If you have a specialized package that you offer, make sure there’s information about it on your site. It might seem intuitive that if you offer Service A and Service B, then of course you can offer something that looks like Service A+B. But, not everyone thinks like that. Or if the services are offered in different places, your audience might not realize that you offer B, then they might not even be thinking about A+B. So make sure you tell them, and be sure to mention and link to this from both pages.

Organize it!

If you’ve ever seen the amount of random stuff that lives in my car trunk, you probably wouldn’t believe me when I say that I love to organize things, but it’s totally true.

When I do this process for myself, after I’ve pared down the list to include only the services I want to offer, I then like to organize these. On my home page, I have these 4 sections – Build, Maintain, Enhance, Learn – and I always try to keep my services sorted into these kind of categories. Then, when I create landing pages for these services, I put it under it’s respective section. This makes me happy.

Organizing your services into some major headings can help you customer find things they are interested in. (And search engines, btw.) It’s like having things grouped in Target. It would not be helpful if Target had products organized alphabetically, for instance, because if you don’t know the particular brand name of something, you might not even know that it’s a potential solution to your problem. But by grouping things by the problem they solve instead, it makes it easier to find options to help you. So, figure out what your audience is looking for and organize it like that.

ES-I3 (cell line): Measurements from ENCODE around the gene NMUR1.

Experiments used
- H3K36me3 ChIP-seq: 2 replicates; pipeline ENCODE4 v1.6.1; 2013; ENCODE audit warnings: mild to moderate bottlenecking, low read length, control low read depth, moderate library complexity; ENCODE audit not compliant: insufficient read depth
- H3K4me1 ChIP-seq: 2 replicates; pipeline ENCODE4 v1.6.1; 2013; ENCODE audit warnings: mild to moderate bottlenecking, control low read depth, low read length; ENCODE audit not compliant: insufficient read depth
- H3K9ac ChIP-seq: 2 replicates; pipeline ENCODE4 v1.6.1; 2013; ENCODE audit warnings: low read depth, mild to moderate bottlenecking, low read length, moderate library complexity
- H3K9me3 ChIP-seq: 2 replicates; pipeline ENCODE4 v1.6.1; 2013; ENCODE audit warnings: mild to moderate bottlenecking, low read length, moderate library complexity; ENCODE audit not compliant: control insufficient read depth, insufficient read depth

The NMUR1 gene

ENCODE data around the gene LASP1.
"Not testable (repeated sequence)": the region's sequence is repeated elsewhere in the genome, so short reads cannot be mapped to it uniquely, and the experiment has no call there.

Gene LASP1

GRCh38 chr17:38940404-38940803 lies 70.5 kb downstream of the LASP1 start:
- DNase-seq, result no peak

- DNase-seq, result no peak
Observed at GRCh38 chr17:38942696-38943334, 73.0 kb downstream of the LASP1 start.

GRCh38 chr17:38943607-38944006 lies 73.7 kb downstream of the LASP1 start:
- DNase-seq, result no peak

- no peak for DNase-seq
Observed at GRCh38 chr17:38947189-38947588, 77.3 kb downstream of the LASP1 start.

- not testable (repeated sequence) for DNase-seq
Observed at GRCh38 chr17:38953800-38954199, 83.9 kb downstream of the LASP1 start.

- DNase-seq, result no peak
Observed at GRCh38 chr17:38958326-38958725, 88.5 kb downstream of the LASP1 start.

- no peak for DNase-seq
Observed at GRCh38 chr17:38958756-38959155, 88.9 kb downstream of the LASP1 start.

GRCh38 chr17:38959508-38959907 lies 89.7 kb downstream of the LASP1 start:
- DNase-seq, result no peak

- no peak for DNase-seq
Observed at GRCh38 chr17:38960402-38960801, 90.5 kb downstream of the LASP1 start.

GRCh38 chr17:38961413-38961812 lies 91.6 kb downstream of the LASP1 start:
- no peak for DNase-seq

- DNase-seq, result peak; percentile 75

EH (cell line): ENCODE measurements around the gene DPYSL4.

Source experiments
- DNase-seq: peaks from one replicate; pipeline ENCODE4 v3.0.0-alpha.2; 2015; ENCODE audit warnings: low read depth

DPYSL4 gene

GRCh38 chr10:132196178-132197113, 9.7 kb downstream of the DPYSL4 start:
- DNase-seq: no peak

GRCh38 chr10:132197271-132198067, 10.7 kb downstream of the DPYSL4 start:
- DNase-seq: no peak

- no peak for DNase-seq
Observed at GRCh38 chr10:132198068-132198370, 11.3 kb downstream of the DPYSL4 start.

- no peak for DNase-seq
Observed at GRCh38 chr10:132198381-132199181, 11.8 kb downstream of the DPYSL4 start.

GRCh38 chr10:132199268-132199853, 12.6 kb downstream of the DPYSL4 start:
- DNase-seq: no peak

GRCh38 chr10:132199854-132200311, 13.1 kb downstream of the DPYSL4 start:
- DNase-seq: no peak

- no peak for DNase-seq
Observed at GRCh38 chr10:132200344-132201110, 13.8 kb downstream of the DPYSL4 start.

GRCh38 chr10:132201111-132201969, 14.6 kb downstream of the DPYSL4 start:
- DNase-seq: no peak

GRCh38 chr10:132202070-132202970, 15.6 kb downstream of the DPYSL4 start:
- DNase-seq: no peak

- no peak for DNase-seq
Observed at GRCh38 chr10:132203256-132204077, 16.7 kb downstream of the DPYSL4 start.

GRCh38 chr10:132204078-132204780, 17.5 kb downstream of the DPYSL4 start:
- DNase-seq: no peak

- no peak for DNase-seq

Write a Compelling Services Page

The secret to a services page that turns visitors into leads or customers is in the content. (Isn’t that the secret to a lot of things involving your website and marketing?) If your services page is currently just a bulleted list of stuff you do, you’re not doing yourself or your audience any favors. At the very least, you need to expand these a little to describe what the service entails and how it helps your customers.

And please, for the love of your customers, don’t use jargon! If your services page is covered with jargon and industry words that your customers don’t really understand, you’re kind of pushing them away. They need to connect with you and what you’re selling them, so use the words that they would use.

Make sure you talk about the benefits of what you’re offering, and not just the features. Features are things like the color or specifying what’s included. Benefits tell your customer how the features help them. For example:


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So you’ll feel more confident about building and managing your own website that your audience will love!

Now, I’m not a copywriter, and I don’t even pretend to be one on T.V. But, I wanted to give you some more tips on how to write a service page that your audience will love (and actually read!)